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Lockheed Martin's Samarai monocopter - you won't believe how this thing flies

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August 19, 2011

Lockheed Martin's Samarai Flyer monocopter micro air vehicle, alongside a maple seed

Lockheed Martin's Samarai Flyer monocopter micro air vehicle, alongside a maple seed

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If you've ever watched a maple seed spiraling down from a branch, you may have marveled at how it looked like a tiny one-rotor-bladed helicopter. If you did, well, you weren't the only one. In 2009, students from the University of Maryland's Clark School of Engineering unveiled their remarkable samara (maple seed)-inspired micro air vehicle, which was billed as "the world's first controllable robotic samara monocopter." Flash forward to this Tuesday, and Lockheed Martin performed the first public flight of its similar Samarai Flyer, at the Association for Unmanned Vehicle Systems International conference in Washington, D.C.

In development as part of DARPA's Nano Air Vehicle program since 2006, the Samarai Flyer consists of a disc-like unit that contains its battery and electronics, joined to a single wing with a propeller mounted at the far end - the original design actually called for a fuel-powered miniature jet thruster, which may still be the plan for the final version. When in flight, the whole aircraft spins around in a circle, with the disc at the center. A remotely-adjustable trailing-edge wing flap allows users to steer it.

The Samarai can take off from and land on the ground, or be launched by being thrown into the air like a boomerang. It is 16 inches (40.6 cm) long, weighs less than half a pound (around 227 grams) and only has two moving parts, so it lends itself to being stuffed in a backpack, then pulled out for use.

Lockheed Martin's Samarai monocopter - you won't believe how this thing flies

Unlike the U Maryland flyer, it even has an onboard video camera that transmits a live feed to the operator. Because that camera (which is mounted on the disc) is constantly turning around, it doesn't obtain video in a normal fashion. Instead, it captures one frame at the same point in every rotation, those frames combining into one continuous relatively steady shot. By varying the point in the rotation at which the frames are grabbed, users can virtually "pan" the camera 360 degrees. Plans call for the disc to ultimately incorporate a sensor that would capture four frames per rotation, each at the same point.

Because its design is so robust and efficient, the Samarai is intended mainly for military surveillance and reconnaissance missions. It is capable of carrying and dropping small payloads, and can be inexpensively fabricated using a 3D printer - this also means that it would relatively simple to produce custom-designed Flyers for specific purposes.

The aircraft's first public flight can be seen in the video below.

About the Author
Ben Coxworth An experienced freelance writer, videographer and television producer, Ben's interest in all forms of innovation is particularly fanatical when it comes to human-powered transportation, film-making gear, environmentally-friendly technologies and anything that's designed to go underwater. He lives in Edmonton, Alberta, where he spends a lot of time going over the handlebars of his mountain bike, hanging out in off-leash parks, and wishing the Pacific Ocean wasn't so far away.   All articles by Ben Coxworth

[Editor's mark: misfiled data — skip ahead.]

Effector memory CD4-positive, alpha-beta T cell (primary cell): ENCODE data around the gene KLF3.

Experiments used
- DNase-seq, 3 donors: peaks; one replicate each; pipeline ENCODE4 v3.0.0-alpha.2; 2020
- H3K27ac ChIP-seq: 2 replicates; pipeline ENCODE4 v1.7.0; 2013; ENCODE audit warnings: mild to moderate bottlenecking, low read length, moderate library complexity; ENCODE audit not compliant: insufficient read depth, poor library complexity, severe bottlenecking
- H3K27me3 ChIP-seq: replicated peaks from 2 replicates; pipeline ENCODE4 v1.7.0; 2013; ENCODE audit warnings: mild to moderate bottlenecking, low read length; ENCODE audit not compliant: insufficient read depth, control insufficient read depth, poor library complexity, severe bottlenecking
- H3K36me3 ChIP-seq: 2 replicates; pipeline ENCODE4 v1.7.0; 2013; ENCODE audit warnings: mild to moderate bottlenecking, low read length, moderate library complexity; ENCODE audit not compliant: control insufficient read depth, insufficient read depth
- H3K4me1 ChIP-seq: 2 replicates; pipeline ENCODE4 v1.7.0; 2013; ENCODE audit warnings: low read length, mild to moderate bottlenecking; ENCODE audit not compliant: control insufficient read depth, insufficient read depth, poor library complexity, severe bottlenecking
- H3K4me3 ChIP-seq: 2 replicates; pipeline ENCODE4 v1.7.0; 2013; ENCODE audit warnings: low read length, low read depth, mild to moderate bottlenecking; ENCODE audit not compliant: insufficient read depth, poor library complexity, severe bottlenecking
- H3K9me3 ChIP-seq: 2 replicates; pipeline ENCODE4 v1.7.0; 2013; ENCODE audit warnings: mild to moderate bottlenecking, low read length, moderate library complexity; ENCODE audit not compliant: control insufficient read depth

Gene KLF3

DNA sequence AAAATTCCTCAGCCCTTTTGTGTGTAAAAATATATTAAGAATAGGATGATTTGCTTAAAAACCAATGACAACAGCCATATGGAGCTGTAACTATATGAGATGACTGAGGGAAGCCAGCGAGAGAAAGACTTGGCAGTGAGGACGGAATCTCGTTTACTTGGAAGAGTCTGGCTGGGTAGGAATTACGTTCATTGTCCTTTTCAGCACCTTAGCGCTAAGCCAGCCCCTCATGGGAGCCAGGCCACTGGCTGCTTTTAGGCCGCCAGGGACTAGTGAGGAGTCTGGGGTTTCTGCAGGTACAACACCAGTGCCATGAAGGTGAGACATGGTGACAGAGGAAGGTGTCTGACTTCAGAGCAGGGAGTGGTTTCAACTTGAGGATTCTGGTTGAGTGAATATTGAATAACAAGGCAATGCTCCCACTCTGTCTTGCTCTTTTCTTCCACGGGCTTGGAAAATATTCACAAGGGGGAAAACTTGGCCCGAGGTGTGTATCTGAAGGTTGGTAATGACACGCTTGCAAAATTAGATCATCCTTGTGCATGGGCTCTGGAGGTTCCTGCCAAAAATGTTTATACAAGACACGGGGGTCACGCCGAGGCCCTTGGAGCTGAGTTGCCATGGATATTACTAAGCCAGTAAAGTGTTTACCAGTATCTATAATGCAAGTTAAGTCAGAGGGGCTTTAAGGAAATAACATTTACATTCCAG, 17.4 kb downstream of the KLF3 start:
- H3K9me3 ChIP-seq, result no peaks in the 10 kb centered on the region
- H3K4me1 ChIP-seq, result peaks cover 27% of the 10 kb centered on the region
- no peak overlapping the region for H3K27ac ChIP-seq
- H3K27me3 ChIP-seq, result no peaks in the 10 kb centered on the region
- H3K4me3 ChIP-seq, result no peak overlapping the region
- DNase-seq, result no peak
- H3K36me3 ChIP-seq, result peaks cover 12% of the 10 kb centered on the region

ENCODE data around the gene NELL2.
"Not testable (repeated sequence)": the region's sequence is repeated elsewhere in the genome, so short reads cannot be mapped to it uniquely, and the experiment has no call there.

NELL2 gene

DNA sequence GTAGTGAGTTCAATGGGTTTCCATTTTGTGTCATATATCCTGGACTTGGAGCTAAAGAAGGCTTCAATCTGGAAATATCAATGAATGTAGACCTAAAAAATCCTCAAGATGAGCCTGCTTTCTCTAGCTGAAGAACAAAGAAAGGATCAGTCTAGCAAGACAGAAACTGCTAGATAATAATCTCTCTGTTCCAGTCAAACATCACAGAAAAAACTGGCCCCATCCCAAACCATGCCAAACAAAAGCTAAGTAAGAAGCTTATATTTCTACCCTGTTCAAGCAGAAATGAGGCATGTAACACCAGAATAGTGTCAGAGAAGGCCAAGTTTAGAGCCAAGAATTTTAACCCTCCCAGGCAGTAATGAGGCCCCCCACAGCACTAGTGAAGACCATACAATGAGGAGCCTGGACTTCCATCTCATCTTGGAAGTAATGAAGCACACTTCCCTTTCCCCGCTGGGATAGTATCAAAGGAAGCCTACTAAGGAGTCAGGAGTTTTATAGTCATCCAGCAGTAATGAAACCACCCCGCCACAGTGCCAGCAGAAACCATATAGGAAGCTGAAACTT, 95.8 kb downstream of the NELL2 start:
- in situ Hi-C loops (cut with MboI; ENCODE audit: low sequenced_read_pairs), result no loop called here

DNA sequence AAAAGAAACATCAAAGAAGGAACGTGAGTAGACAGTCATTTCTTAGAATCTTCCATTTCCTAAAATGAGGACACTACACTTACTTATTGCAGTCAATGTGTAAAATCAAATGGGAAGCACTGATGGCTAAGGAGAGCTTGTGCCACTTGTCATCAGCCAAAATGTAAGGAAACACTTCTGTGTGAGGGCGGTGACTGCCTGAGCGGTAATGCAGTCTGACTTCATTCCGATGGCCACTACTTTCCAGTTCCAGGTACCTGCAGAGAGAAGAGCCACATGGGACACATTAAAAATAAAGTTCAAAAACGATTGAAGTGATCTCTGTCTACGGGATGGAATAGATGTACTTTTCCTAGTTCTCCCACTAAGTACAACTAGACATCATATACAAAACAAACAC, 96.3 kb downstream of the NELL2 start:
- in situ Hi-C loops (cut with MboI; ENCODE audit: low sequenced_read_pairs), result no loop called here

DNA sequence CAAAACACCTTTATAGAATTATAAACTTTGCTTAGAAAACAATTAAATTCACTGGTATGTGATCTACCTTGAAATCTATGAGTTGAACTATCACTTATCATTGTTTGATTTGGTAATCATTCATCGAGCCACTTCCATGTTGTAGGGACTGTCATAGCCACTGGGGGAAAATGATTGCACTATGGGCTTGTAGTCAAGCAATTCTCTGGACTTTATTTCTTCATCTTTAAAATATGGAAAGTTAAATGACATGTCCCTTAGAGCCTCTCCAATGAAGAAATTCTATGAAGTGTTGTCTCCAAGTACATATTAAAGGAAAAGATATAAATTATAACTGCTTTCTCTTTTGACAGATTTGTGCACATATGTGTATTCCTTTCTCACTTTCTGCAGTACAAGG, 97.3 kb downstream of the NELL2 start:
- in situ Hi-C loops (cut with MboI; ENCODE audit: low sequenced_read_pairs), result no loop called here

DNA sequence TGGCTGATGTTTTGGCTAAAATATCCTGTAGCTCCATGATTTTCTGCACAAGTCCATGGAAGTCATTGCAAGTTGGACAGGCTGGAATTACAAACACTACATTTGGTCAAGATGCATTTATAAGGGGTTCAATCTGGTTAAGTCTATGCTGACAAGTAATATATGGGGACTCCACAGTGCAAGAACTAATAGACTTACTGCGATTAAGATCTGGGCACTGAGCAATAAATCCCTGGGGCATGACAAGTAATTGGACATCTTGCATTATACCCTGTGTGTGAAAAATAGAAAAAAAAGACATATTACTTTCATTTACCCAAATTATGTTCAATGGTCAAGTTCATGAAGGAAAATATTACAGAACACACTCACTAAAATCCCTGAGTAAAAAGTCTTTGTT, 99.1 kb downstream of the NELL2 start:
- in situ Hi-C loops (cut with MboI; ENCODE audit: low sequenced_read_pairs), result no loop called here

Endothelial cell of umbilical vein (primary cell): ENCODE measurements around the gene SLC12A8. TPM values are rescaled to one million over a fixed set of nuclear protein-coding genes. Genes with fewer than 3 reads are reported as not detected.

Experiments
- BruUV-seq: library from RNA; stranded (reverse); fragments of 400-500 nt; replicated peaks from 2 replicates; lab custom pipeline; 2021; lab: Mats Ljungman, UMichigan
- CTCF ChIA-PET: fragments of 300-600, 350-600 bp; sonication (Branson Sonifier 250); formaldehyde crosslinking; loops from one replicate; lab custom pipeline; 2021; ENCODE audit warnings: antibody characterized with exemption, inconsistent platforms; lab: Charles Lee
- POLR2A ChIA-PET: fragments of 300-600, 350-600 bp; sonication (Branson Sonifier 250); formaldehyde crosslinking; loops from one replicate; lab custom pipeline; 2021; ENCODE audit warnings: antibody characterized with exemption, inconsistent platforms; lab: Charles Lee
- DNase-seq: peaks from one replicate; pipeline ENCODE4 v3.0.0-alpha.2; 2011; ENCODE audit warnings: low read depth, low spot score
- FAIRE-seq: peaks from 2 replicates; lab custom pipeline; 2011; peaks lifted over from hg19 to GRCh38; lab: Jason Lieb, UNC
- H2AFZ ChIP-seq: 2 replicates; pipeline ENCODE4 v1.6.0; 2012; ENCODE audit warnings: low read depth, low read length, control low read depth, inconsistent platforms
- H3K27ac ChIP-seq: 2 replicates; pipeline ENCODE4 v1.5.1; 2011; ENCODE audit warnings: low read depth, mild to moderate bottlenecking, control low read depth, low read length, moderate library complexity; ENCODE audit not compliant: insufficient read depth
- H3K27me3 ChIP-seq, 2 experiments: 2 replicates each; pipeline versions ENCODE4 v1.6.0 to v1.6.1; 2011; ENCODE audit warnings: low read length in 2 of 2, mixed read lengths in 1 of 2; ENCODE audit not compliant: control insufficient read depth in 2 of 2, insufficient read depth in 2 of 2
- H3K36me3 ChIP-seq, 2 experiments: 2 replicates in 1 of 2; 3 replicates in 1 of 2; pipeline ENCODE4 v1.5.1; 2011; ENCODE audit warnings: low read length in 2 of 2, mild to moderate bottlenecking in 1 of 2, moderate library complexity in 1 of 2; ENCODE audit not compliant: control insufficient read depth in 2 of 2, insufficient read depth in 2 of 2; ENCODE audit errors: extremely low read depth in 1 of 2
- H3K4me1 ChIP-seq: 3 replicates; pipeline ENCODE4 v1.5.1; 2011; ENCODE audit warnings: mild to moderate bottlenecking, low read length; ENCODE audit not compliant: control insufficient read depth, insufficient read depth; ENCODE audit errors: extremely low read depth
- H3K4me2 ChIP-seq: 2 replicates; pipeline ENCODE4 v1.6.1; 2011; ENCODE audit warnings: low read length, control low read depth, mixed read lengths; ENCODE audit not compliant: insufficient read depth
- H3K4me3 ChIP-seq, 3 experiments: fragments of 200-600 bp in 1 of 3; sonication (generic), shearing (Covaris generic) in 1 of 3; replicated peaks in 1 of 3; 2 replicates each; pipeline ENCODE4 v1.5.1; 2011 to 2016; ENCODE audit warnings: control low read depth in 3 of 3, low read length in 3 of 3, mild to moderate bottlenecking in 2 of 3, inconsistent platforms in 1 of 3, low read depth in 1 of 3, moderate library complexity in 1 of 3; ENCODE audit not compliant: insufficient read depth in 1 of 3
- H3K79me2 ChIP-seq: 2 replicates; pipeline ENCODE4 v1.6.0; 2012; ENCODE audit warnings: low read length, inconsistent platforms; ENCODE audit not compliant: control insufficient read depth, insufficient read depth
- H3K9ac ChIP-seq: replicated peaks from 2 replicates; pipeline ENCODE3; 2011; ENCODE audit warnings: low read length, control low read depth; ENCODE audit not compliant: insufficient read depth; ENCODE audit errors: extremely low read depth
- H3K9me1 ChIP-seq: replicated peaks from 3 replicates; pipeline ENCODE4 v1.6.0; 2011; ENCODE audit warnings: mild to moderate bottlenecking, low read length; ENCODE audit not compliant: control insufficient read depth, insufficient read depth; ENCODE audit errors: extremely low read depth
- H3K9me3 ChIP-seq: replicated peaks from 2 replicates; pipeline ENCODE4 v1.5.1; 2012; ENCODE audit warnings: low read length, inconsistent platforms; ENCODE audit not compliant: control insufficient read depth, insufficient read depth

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12 Comments

What a cool way to make a videocamera hover!

Carlos Grados
19th August, 2011 @ 03:36 pm PDT

nice

Michael Mantion
19th August, 2011 @ 03:39 pm PDT

so whats forward and whats backward in relation to the person controlling it, how does this system work?

Denis Klanac
22nd August, 2011 @ 12:38 am PDT

this is really intresting. they useing the fin/wing not only lift but also as the control mechnisim to move it left and right it seems

Steven Chang
22nd August, 2011 @ 06:52 am PDT

Love the way it captures video - one frame per revolution...

agulesin
22nd August, 2011 @ 08:02 am PDT

Similar concept presented back in 2006:

http://www.theregister.co.uk/2006/09/25/phantom_sentinel/

es
22nd August, 2011 @ 01:00 pm PDT

So, it sounds like its taking pictures at a high frame rate as it rotates? Because he says you can see in 360 degrees... Really interesting. I think that'd be great for surveillance. I would think the military would be very interested in this, especially since its so light and portable, and also easy to launch.

Danie Clawson
22nd August, 2011 @ 02:52 pm PDT

How would this system operate with 2 single rotor contra rotating blades?

Could a gondola be hung on the bottom to carry a person with-out it spining around?

mdr
23rd August, 2011 @ 12:27 am PDT

Reminds me of a miniature UFO.

Jerry Simpson
26th August, 2011 @ 11:45 pm PDT

@es - Yeah, I don't get the big deal. The company behind the one you cited has everything this one has, including the 360 high-speed video, plus it has pattents! I don't see that the tech discussed in this article is in anyway innovative. More so, just re-application or reverse-engineered with slight reduction of scalable size from 2 ft to 1.5 ft. This article video and another video where the builder is interviewed present this as new technology. From what I have just learned, it isn't.

kalqlate
29th August, 2011 @ 04:20 am PDT

Good idea but its good for indoor fly wind will effected too much to control out side. Militarized version has to manage too much wind and autonomous hover capability. Ä° dont know any gyro invented for this heli.

Halit Özbaşlı
13th September, 2011 @ 04:26 am PDT

It reminds me of a certain seed from a tree that "flies" in this manner as it falls from the tree to the ground.

Vaughan Pederson
17th September, 2011 @ 09:11 pm PDT
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